Principal component eigenvalue load matrix after rotation. Extraction method: principal component analysis. Rotation method: varimax Kaiser normalization. C16:1 (PA), C18:1 (OA), C18:2 (LA), α-C18:3 (ALA), γ-C18:3 (GLA), C20:1 (eicosenoic acid), C20:4 (AA), C20:5 (EPA), C22:6 (DHA), C22:5 n-3 (DPA n-3), and C22:5 n-6 (DPA n-6).

Fig. 1.

Principal component eigenvalue load matrix after rotation. Extraction method: principal component analysis. Rotation method: varimax Kaiser normalization. C16:1 (PA), C18:1 (OA), C18:2 (LA), α-C18:3 (ALA), γ-C18:3 (GLA), C20:1 (eicosenoic acid), C20:4 (AA), C20:5 (EPA), C22:6 (DHA), C22:5 n-3 (DPA n-3), and C22:5 n-6 (DPA n-6).

Close modal

Association between the FAP Scores and the Risk of DN

The FAP scores, calculated using the score coefficients for each unsaturated fatty acid in the FAPs (Table 5), were utilized to assess their association with the risk of DN. Multivariate logistic regression analysis was performed on the factor scores and the risk of DN. The results (Table 6) revealed a significant association between FAP2 and the occurrence of DN, without adjusting for confounding factors. The OR (95% CI) was 0.642 (0.465, 0.886). In the adjusted model, which accounted for variables such as diabetes duration, gender, age, smoking, drinking, hypertension, coronary heart disease, blood urea nitrogen, uric acid, serum albumin, total cholesterol, triglycerides, high-density lipoprotein cholesterol, low-density lipoprotein cholesterol, serum phosphorus, serum potassium, serum total calcium, hemoglobin A1C, and hemoglobin, FAP2 remained significantly associated with the risk of DN. The OR (95% CI) was 0.678 (0.493, 0.933). However, there was no significant association observed between the remaining FAPs and the risk of developing DN. These findings suggest that FAP2, characterized by elevated levels of DHA and EPA, serves as an independent protective factor against DN.

Table 5.

Component score coefficient matrix

FAP1FAP2FAP3FAP4FAP5
C16:1 0.255 −0.093 −0.095 0.129 0.006 
C18:1 0.393 −0.170 −0.063 0.057 −0.187 
C18:2 0.478 −0.194 −0.164 0.045 −0.199 
ɑ-C18:3 0.403 0.104 −0.287 −0.295 0.108 
γ-C18:3 −0.200 −0.056 −0.081 −0.037 1.120 
C20:1 −0.249 −0.061 0.877 −0.289 −0.016 
C20:4 −0.087 −0.138 −0.249 0.991 −0.015 
C20:5 −0.161 0.724 −0.156 −0.136 0.003 
C22:6 −0.066 0.426 0.097 −0.087 −0.103 
C22:5 n-3 −0.023 0.244 0.216 −0.155 0.007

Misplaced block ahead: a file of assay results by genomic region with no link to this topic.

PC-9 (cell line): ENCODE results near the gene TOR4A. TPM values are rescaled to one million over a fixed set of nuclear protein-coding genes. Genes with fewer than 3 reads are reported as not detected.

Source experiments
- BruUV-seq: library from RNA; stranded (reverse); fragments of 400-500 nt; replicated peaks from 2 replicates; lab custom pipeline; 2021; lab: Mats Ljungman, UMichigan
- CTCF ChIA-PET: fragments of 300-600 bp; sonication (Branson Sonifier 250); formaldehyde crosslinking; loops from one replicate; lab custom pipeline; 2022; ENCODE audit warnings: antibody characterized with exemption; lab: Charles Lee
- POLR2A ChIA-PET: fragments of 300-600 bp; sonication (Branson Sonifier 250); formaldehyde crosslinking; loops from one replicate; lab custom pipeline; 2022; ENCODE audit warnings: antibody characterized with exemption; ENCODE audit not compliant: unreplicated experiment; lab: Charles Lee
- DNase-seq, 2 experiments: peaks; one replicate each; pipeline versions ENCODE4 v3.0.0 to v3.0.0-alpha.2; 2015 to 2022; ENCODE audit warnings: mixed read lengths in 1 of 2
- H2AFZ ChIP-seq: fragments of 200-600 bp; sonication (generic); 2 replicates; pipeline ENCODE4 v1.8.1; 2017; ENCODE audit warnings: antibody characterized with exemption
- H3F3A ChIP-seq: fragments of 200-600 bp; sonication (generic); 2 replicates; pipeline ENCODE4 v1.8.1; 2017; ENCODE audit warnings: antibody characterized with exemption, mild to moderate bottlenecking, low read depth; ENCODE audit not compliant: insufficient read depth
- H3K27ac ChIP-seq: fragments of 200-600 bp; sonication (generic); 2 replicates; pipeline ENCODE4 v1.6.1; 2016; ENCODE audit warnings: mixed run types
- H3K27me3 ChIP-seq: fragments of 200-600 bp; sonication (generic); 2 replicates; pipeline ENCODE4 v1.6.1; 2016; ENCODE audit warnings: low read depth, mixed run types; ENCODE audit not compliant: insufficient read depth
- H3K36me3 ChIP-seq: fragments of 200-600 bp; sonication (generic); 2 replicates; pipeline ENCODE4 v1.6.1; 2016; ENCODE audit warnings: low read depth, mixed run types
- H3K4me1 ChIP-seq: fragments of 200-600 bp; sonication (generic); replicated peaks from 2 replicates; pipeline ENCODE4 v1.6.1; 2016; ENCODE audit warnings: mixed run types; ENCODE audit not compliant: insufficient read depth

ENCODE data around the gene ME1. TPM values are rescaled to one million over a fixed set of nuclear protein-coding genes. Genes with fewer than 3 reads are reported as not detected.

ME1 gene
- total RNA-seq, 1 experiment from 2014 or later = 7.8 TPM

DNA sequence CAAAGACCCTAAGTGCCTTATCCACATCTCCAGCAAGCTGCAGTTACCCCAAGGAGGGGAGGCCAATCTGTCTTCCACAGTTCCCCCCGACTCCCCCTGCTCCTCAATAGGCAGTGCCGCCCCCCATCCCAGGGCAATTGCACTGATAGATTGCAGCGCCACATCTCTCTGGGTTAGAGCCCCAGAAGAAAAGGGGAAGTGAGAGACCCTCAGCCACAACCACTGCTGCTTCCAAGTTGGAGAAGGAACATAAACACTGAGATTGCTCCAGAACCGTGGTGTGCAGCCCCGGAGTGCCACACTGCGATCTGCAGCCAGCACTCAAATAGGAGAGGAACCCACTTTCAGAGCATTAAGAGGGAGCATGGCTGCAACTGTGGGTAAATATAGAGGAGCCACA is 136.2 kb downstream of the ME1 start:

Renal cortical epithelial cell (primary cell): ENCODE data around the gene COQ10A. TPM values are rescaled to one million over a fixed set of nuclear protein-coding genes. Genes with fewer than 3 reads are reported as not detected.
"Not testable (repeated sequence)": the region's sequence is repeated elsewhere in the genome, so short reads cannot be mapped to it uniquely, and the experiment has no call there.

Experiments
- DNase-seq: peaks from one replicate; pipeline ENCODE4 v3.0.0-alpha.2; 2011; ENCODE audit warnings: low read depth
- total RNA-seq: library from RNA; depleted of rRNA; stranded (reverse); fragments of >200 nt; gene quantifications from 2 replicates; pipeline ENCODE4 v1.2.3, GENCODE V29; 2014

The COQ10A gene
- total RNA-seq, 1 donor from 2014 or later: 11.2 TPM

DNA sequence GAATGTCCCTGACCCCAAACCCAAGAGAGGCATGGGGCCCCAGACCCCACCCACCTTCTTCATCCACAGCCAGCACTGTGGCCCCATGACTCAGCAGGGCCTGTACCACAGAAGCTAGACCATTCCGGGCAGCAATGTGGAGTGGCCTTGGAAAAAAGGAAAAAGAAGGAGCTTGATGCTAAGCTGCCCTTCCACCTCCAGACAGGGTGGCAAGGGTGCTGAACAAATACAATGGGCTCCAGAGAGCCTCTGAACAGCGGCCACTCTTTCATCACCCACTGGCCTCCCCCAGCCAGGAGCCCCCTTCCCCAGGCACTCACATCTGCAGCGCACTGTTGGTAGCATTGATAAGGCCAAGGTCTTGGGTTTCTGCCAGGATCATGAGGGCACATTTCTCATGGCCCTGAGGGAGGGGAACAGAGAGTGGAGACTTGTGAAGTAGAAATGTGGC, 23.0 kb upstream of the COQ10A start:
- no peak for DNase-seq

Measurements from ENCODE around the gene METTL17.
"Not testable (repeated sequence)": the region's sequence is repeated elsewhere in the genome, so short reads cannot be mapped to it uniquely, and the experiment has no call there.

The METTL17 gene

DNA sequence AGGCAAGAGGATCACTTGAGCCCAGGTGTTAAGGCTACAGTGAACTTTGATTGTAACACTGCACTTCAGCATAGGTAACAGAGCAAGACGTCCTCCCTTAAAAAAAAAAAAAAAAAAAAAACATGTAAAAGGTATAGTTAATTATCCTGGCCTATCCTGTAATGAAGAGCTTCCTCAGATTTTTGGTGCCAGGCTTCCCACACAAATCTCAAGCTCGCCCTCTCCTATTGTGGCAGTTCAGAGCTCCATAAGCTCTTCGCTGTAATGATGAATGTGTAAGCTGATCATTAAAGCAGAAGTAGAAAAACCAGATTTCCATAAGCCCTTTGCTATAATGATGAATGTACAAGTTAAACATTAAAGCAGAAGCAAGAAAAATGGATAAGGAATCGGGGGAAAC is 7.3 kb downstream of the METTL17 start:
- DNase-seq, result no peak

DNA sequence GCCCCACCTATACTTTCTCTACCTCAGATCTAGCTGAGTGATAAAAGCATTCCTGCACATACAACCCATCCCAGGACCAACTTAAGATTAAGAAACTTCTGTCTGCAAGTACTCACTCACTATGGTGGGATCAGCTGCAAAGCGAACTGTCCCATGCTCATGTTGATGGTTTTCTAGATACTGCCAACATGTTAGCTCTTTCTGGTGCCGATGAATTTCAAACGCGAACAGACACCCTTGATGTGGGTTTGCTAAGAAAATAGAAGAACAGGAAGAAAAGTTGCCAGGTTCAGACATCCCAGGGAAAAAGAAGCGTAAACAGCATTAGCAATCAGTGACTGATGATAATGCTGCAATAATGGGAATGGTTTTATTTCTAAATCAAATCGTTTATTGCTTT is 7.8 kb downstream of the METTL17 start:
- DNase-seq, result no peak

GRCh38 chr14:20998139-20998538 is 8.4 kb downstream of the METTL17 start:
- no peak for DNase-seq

C22:5 n-6 −0.142 −0.114 0.414 0.297 −0.066 
FAP1FAP2FAP3FAP4FAP5
C16:1 0.255 −0.093 −0.095 0.129 0.006 
C18:1 0.393 −0.170 −0.063 0.057 −0.187 
C18:2 0.478 −0.194 −0.164 0.045 −0.199 
ɑ-C18:3 0.403 0.104 −0.287 −0.295 0.108 
γ-C18:3 −0.200 −0.056 −0.081 −0.037 1.120 
C20:1 −0.249 −0.061 0.877 −0.289 −0.016 
C20:4 −0.087 −0.138 −0.249 0.991 −0.015 
C20:5 −0.161 0.724 −0.156 −0.136 0.003 
C22:6 −0.066 0.426 0.097 −0.087 −0.103 
C22:5 n-3 −0.023 0.244 0.216 −0.155 0.007 
C22:5 n-6 −0.142 −0.114 0.414 0.297 −0.066 

Extraction method: principal component analysis.

Rotation method: varimax Kaiser normalization.

Table 6.

Multivariate logistic regression models of FAPs associated with the risk of diabetic nephropathy

BOR95% CIp value
FAP1 
 Crude model −0.064 0.938 (0.764, 1.150) 0.537 
 Adjusted model −0.105 0.900 (0.687, 1.179) 0.445 
FAP2 
 Crude model −0.443 0.642 (0.465, 0.886) 0.007 
 Adjusted model −0.388 0.678 (0.493, 0.933) 0.017 
FAP3 
 Crude model −0.098 0.907 (0.705, 1.165) 0.444 
 Adjusted model −0.023 0.977 (0.749, 1.274) 0.864 
FAP4 
 Crude model −0.094 0.910 (0.740, 1.120) 0.374 
 Adjusted model 0.031 1.031 (0.800, 1.330) 0.812 
FAP5 
 Crude model −0.026 0.974 (0.788, 1.204) 0.808 
 Adjusted model −0.132 0.877 (0.674, 1.141) 0.327 
BOR95% CIp value
FAP1 
 Crude model −0.064 0.938 (0.764, 1.150) 0.537 
 Adjusted model −0.105 0.900 (0.687, 1.179) 0.445 
FAP2 
 Crude model −0.443 0.642 (0.465, 0.886) 0.007 
 Adjusted model −0.388 0.678 (0.493, 0.933) 0.017 
FAP3 
 Crude model −0.098 0.907 (0.705, 1.165) 0.444 
 Adjusted model −0.023 0.977 (0.749, 1.274) 0.864 
FAP4 
 Crude model −0.094 0.910 (0.740, 1.120) 0.374 
 Adjusted model 0.031 1.031 (0.800, 1.330) 0.812 
FAP5 
 Crude model −0.026 0.974 (0.788, 1.204) 0.808 
 Adjusted model −0.132 0.877 (0.674, 1.141) 0.327 

Crude model: not adjusted for confounders.

Adjusted model: adjusted for diabetes duration, gender, age, smoking, drinking, hypertension, coronary heart disease, BUN, UA, Alb, TC, TG, HDL-C, LDL-C, P, K, t-Ca, HbA1C, Hb.

BUN, blood urea nitrogen; UA, blood uric acid; Alb, serum albumin; TC, total cholesterol; TGs, triglycerides; HDL-C, high-density lipoprotein cholesterol; LDL-C, low-density lipoprotein cholesterol; P, serum phosphorus; K, serum potassium; t-Ca, serum total calcium; HbA1C, hemoglobin A1C; Hb, hemoglobin.

Effect of DHA and EPA on TGFβ1-Induced Extracellular Matrix Production in Podocytes and PTCs

To investigate the role of DHA and EPA in DN, podocytes and PTCs were treated with DHA, EPA, or a combination of DHA and EPA for 30 min, followed by TGFβ1 stimulation for 48 h without removing DHA or EPA. The production of extracellular matrix was then evaluated. The results of western blot analysis and immunofluorescence staining (Fig. 2) demonstrated that both DHA and EPA tended to reduce the production of extracellular matrix induced by TGFβ1. Moreover, combination of both further suppressed the production of FN and ɑ-SMA in podocytes, as well as reduced the production of FN in PTCs.

Fig. 2.